Seeking a Friend for the End of the World is something rare: a sunny, charming apocalypse film. Even the off-beat pairing of Steve Carell and Keira Knightley – what?! – works better than you’d imagine, evidence that Carell really can do anything, even play a romantic lead. Not the dashing sweep-you-off-your feet kind, but the best friend who makes you open your eyes one day and see how great he is. (Watch Carell here as he promotes the movie in a totally non-promotional way on The Daily Show, pretending to have written many serous books.)
Everything about the film sounds contrived, starting with its end-of-the-world meets road-trip premise. Dweeby insurance agent Dodge (Carell) and his slightly flaky neighbor Penny (Knightley) meet under the worst possible circumstances: a meteor is zooming toward Earth, with no hope of our survival left. Dodge’s wife flees at the news, probably to meet the lover Dodge never suspected she had. Penny’s relationship with her boyfriend is shaky. Soon they’re on the road heading toward Dodge’s first true love, trying to outrun the apocalypse.
It’s a miracle any of this works, but Carell makes Dodge totally winning – he’s been meek all his life but he’s not stupid. He’s the kind of character Carell specializes in, from The Office to Crazy Stupid Love: someone whose warm heart makes him endearing no matter how ridiculous he seems at first. Knightley smartly downplays her character’s ditziness, even though she has one of the worst attempts at a hip young haircut ever.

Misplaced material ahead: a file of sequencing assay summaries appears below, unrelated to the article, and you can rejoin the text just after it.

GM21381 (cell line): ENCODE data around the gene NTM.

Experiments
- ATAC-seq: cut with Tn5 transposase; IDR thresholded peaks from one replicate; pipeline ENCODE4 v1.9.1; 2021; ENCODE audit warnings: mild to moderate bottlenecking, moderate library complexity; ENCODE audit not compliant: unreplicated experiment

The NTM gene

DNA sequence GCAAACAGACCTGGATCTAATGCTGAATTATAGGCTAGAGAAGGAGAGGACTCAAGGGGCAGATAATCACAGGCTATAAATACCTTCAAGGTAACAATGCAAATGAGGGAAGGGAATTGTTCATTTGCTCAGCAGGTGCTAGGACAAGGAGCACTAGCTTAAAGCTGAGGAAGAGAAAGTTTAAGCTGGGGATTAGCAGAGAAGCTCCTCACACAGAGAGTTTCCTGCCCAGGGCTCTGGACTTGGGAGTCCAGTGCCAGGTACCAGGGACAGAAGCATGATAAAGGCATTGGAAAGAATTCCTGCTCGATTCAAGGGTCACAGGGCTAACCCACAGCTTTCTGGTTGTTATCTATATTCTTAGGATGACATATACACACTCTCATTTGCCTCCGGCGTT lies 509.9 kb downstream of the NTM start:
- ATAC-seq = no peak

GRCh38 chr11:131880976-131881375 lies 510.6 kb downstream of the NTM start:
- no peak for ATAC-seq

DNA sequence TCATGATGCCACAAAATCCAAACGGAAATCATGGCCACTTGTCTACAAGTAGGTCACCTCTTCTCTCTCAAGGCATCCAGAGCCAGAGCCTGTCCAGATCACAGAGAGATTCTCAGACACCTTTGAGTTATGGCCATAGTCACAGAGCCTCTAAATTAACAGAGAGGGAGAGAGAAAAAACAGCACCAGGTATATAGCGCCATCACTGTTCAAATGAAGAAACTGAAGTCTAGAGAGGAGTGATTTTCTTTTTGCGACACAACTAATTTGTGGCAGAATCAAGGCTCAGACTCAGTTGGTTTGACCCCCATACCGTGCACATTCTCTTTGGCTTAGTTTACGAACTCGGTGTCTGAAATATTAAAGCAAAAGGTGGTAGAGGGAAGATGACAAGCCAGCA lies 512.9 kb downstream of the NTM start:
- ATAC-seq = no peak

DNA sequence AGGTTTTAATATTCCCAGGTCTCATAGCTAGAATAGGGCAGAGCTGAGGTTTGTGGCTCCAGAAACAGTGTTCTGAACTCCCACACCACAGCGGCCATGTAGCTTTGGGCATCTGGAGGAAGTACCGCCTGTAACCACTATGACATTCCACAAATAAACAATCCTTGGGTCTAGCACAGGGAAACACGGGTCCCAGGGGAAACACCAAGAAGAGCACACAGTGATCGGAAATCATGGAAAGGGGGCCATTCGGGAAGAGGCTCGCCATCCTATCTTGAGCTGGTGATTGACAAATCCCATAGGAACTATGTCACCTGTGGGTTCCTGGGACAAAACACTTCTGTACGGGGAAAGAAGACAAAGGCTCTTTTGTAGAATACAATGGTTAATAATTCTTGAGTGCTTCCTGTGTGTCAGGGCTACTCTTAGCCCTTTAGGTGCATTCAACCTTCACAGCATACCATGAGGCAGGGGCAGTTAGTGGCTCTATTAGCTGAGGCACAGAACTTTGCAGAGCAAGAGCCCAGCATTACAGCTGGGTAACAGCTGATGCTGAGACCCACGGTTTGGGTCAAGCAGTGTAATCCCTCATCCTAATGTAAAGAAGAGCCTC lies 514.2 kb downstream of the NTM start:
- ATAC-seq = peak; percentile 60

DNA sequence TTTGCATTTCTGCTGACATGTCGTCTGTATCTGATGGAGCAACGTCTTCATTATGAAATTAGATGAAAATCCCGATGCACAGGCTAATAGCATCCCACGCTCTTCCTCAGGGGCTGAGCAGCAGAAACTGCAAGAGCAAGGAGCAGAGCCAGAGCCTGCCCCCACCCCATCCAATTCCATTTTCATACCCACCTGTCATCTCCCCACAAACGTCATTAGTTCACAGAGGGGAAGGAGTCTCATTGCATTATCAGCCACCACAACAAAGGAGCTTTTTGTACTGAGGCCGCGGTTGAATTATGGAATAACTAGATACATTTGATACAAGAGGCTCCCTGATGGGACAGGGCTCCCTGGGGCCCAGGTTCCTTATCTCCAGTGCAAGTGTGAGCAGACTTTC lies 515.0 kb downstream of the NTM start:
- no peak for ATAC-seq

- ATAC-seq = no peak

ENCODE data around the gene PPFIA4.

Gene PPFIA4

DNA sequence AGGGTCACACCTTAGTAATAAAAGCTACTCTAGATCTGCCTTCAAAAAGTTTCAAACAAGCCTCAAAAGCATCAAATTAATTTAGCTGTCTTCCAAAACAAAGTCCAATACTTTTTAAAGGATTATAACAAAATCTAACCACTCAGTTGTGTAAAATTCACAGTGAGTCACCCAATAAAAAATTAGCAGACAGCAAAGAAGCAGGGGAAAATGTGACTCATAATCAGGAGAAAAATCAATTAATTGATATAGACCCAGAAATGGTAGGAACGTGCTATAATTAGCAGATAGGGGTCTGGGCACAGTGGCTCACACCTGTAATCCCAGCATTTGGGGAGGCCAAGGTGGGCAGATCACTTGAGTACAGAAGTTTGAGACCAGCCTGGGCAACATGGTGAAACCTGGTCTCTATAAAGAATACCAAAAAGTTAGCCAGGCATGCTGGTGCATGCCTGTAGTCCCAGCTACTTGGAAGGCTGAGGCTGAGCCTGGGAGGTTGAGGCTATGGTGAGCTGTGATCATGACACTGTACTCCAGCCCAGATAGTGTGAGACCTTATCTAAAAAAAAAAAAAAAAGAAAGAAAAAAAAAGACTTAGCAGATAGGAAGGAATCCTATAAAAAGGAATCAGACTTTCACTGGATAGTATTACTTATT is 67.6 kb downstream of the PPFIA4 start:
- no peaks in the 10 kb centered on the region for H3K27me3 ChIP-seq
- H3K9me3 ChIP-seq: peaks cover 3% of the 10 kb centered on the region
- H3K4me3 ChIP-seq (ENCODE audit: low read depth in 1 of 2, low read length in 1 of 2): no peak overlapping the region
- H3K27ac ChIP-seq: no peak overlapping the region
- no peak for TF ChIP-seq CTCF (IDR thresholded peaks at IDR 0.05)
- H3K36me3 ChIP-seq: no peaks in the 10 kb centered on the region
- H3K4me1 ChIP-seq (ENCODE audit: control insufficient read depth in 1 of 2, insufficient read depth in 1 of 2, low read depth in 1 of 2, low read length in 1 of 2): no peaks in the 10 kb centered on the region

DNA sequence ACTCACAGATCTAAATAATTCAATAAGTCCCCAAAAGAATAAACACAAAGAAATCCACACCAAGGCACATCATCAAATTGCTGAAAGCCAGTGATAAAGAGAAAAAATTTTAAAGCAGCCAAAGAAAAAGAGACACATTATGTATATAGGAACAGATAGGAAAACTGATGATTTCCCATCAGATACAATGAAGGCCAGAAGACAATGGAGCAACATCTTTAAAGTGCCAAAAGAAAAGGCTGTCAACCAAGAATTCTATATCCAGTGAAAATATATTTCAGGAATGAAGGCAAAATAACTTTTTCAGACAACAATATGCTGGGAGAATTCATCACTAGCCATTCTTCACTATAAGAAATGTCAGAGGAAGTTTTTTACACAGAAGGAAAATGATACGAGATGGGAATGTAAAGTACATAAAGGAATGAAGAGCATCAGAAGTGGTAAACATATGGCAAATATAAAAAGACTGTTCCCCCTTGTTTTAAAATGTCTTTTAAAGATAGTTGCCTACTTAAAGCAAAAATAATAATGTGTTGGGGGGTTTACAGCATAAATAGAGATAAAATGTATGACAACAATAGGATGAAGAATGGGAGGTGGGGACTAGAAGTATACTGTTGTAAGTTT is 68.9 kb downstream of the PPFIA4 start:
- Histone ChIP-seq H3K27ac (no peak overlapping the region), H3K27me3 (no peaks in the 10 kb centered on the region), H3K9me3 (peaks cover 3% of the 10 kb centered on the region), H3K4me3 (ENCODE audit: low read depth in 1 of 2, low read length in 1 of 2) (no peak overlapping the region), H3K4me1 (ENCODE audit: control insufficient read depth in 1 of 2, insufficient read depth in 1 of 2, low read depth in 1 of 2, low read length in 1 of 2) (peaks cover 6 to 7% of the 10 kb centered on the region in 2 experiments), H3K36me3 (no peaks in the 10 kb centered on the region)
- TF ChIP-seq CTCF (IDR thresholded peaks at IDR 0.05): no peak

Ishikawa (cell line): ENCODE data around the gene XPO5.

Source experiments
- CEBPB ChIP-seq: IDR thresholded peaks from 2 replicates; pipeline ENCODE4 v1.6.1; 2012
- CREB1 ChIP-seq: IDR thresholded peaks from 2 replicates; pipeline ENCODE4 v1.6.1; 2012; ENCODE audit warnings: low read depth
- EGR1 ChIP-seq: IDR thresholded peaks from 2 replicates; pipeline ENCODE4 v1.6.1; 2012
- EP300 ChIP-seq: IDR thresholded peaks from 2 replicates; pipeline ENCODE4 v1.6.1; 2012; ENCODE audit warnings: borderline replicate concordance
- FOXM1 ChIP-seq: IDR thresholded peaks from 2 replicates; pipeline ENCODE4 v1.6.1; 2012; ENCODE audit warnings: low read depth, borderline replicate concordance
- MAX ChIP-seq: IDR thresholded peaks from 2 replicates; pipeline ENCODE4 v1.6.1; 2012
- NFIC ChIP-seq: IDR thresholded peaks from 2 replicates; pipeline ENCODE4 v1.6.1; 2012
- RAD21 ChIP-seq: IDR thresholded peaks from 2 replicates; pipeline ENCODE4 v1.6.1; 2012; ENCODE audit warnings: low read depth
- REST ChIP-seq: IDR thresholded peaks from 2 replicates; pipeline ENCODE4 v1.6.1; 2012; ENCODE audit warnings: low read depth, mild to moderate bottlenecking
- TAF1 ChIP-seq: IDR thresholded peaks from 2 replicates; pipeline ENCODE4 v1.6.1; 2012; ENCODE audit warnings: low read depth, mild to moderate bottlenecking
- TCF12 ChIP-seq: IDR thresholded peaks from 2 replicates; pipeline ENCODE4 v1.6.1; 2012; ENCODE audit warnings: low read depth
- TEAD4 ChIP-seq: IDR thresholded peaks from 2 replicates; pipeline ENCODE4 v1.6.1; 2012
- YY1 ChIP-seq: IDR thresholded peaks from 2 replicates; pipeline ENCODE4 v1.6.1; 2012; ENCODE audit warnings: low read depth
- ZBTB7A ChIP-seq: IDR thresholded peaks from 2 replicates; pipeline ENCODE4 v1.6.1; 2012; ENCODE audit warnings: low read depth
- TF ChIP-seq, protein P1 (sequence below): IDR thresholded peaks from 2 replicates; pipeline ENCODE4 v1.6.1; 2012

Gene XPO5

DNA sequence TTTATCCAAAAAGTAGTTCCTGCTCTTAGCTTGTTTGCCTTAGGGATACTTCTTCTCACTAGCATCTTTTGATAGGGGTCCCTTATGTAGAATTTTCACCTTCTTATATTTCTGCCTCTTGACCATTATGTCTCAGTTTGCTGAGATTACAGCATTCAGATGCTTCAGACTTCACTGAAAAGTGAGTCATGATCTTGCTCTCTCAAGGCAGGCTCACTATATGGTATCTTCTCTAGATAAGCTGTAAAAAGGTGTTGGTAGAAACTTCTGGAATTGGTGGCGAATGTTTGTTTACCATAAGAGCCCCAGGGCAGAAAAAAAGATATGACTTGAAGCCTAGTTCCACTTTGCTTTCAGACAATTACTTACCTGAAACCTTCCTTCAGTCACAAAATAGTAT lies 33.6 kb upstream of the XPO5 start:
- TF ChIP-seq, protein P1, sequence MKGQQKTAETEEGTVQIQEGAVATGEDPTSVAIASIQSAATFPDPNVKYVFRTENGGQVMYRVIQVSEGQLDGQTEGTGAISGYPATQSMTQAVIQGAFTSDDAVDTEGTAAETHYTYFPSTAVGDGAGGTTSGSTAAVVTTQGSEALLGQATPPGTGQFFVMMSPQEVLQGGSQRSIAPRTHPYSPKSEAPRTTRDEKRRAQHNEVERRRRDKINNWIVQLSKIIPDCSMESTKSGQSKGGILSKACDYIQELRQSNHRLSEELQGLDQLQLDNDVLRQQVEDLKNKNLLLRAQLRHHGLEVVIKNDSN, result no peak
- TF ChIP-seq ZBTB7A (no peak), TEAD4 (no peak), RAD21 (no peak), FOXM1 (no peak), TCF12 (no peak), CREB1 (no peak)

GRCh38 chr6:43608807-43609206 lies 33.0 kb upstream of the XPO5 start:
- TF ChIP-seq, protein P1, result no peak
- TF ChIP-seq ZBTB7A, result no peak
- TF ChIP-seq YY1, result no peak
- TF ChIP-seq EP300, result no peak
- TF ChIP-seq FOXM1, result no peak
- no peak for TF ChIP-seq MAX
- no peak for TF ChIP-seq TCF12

And while their road trip starts out comically, it gradually becomes more poignant. It is the end of the world, after all, and when Penny decides she wants to see her family in Britain, Dodge engineers one of the film’s most surprising and tender episodes.
The film is the first directed by Lorene Scafaria, who wrote the screenplay for Nick and Norah’s Infinite Playlist. That film was disappointing given its promise (Michael Cera at the center of an all-night prowl through New York searching for a band’s unannounced gig). Here she comes through with a confident film that carries its clunky premise lightly.
Seeking a Friend for the End of the World has much less in common with Take Shelter or Beasts of the Southern Wild – the two greatest recent apocalypse films – than it does with Safety Not Guaranteed, another offbeat charmer that avoids the danger of too much whimsy. Scafaria’s ending is a jolt that doesn’t suit the tone of everything that’s come before, but her film is still an unlikely, lovely romance.
Here’s a trailer that captures the film’s wit but not its emotion.